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  7. Message #27 of 50 Mar 13, 2017
    Last edited: Mar 13, 2017
    LeoA

    LeoA Cinematographer

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    That was countered by the 360 being an easier to program for platform and the clear sales leader for years by virtue of its early launch, that saw many multiplatform titles be developed with the 360 as lead platform. So the PS3 often wasn't able to show its strengths outside of 1st party development, since games were ported there rather than crafted with its strengths in mind.

    The quantity of multiplatform titles that looked and performed better on the PS3 seemed to be much smaller than the other way around, especially earlier on. And even when developers learned the art of PS3 development and the system established itself as a force to be reckoned with as the sales leader outside of North America, the best we usually saw was equivalency.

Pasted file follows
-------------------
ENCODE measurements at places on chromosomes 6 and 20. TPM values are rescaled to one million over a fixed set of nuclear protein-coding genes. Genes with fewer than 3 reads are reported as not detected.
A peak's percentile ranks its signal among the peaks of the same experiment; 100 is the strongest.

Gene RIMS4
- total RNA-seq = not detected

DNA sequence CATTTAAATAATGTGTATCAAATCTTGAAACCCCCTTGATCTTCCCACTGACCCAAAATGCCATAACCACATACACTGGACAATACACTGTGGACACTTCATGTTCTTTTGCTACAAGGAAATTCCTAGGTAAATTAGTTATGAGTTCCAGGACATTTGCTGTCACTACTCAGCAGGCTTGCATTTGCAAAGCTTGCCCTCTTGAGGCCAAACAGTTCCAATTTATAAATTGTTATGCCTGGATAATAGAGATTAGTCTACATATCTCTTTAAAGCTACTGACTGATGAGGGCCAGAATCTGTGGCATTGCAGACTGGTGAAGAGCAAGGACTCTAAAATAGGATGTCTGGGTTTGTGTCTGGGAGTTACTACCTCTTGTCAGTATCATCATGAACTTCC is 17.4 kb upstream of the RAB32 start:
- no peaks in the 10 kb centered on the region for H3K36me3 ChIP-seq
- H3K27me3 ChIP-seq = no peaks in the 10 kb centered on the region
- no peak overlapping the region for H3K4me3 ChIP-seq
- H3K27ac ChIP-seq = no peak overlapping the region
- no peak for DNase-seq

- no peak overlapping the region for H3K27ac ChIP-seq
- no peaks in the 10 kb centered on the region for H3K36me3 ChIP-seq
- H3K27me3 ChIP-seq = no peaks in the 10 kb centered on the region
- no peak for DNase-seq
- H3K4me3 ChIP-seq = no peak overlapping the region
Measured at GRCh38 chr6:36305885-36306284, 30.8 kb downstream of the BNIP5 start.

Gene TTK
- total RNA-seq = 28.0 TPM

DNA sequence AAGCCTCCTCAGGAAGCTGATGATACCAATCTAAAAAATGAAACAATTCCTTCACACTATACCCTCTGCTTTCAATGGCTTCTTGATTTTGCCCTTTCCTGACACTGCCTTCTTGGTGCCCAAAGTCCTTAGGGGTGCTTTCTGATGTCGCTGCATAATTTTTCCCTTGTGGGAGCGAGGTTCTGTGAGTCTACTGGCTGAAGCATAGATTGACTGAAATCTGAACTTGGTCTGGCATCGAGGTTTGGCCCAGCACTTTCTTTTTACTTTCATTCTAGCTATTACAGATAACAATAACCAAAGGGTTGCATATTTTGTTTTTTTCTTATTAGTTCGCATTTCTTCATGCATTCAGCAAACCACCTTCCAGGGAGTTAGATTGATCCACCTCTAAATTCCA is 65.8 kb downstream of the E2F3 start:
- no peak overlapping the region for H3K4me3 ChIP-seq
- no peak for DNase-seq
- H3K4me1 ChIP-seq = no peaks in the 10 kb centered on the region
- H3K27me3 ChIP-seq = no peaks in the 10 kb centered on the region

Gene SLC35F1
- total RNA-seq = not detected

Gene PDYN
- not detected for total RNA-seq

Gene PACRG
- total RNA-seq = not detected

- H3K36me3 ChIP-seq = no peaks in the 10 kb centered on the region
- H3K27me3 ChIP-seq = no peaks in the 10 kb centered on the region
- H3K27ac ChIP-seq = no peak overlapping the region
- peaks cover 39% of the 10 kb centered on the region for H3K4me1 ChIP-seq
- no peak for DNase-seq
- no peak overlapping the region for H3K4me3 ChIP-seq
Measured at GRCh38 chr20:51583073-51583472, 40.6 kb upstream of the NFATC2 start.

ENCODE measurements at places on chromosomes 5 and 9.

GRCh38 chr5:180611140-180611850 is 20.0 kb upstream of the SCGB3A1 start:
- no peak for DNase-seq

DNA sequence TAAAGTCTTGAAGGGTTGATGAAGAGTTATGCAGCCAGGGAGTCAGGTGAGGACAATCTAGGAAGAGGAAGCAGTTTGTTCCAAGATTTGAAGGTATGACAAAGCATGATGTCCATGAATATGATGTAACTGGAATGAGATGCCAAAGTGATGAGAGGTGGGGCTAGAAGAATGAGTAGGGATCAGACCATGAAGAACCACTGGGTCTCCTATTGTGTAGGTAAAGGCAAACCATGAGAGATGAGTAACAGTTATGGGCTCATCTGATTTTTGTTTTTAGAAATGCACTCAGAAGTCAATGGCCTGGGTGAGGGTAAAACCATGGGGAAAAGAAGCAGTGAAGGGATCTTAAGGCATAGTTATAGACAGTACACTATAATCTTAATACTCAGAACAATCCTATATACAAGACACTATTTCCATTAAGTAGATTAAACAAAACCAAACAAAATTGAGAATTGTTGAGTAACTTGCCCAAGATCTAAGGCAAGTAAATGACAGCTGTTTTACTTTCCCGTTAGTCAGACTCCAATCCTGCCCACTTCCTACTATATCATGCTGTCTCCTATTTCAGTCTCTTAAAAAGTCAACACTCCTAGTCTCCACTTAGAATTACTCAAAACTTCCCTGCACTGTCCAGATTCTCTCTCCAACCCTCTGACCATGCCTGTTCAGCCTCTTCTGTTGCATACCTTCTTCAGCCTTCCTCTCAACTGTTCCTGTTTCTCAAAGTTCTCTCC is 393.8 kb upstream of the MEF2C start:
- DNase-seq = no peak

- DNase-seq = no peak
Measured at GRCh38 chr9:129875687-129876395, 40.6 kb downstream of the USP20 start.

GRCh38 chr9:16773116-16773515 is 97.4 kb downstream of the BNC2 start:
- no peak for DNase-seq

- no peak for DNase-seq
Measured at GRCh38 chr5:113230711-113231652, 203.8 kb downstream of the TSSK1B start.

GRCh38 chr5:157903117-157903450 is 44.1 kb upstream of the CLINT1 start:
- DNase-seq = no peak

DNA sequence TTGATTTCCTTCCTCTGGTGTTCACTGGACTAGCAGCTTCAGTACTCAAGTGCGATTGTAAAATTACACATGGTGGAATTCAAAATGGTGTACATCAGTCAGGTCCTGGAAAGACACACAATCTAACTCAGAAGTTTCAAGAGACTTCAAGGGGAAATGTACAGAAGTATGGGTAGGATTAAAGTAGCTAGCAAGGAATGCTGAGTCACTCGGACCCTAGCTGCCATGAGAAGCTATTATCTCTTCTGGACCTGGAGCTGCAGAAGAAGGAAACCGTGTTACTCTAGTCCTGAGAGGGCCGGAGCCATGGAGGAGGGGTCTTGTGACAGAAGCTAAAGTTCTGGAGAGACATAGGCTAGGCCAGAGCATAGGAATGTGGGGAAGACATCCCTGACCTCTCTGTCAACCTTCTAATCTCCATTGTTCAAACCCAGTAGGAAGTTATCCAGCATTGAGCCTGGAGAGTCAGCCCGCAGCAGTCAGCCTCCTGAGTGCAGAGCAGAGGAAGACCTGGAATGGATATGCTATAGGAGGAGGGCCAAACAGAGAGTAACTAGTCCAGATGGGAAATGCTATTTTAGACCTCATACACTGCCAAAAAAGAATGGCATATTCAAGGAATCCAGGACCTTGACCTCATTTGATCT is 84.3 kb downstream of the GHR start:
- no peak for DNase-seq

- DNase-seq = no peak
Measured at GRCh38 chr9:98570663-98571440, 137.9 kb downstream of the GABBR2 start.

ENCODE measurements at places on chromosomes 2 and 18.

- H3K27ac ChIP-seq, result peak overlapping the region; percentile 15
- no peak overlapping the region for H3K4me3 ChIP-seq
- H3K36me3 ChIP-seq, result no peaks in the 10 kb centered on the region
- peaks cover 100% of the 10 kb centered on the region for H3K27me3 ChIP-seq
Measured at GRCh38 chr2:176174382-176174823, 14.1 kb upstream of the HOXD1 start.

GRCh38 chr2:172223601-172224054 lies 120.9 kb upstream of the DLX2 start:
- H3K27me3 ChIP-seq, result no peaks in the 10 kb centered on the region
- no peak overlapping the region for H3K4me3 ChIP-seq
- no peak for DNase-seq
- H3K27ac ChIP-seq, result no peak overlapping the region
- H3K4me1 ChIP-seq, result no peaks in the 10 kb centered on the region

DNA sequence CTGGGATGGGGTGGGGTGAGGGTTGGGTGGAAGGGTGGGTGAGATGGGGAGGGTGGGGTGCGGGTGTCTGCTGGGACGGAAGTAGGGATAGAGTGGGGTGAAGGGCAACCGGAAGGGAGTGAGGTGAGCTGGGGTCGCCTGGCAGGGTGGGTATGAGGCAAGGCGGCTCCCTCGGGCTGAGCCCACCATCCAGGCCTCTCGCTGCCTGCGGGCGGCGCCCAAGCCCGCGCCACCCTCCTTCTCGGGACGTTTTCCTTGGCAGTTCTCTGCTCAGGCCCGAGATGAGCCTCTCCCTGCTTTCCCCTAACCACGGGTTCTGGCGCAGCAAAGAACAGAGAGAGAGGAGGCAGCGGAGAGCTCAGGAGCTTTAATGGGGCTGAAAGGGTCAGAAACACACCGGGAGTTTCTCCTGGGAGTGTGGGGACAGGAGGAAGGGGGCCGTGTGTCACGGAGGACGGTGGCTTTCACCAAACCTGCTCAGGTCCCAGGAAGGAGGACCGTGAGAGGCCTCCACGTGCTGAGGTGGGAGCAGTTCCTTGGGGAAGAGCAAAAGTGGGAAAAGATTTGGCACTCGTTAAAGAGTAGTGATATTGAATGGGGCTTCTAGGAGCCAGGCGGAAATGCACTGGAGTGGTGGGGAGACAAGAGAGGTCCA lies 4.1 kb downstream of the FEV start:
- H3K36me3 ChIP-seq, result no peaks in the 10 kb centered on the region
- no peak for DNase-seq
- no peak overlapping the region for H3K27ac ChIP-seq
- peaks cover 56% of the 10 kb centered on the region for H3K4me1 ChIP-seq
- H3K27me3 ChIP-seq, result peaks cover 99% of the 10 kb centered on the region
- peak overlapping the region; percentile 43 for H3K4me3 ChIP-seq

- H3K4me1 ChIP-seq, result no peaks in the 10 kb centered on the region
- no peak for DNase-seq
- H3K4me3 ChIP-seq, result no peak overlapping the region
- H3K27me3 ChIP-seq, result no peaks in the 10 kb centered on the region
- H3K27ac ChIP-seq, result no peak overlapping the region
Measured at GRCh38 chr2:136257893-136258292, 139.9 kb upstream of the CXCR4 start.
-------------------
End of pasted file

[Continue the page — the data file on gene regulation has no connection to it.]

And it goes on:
The differences when we saw them even in the latter days just before the XB1 and PS4 hit, usually still favored the 360 version.
     
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  8. Bryan^H

    Bryan^H Lead Actor

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    I forgot who even made the snarky comments for Microsoft regarding the restrictive "always online", and "sharing" capacity before the XBO launched. I hope he got fired. I think he alone cost Microsoft millons of units in sales.
    a slew of arrogant comments directed at the hardcore gamers who simply wanted to play offline.

    Even after the policies were reversed(again before the system even launched), I think the damage was already done. Especially with the infamous "We have a system for that, its called the Xbox 360" in regards to playing offline. What a nightmare.
     
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  9. Carlo Medina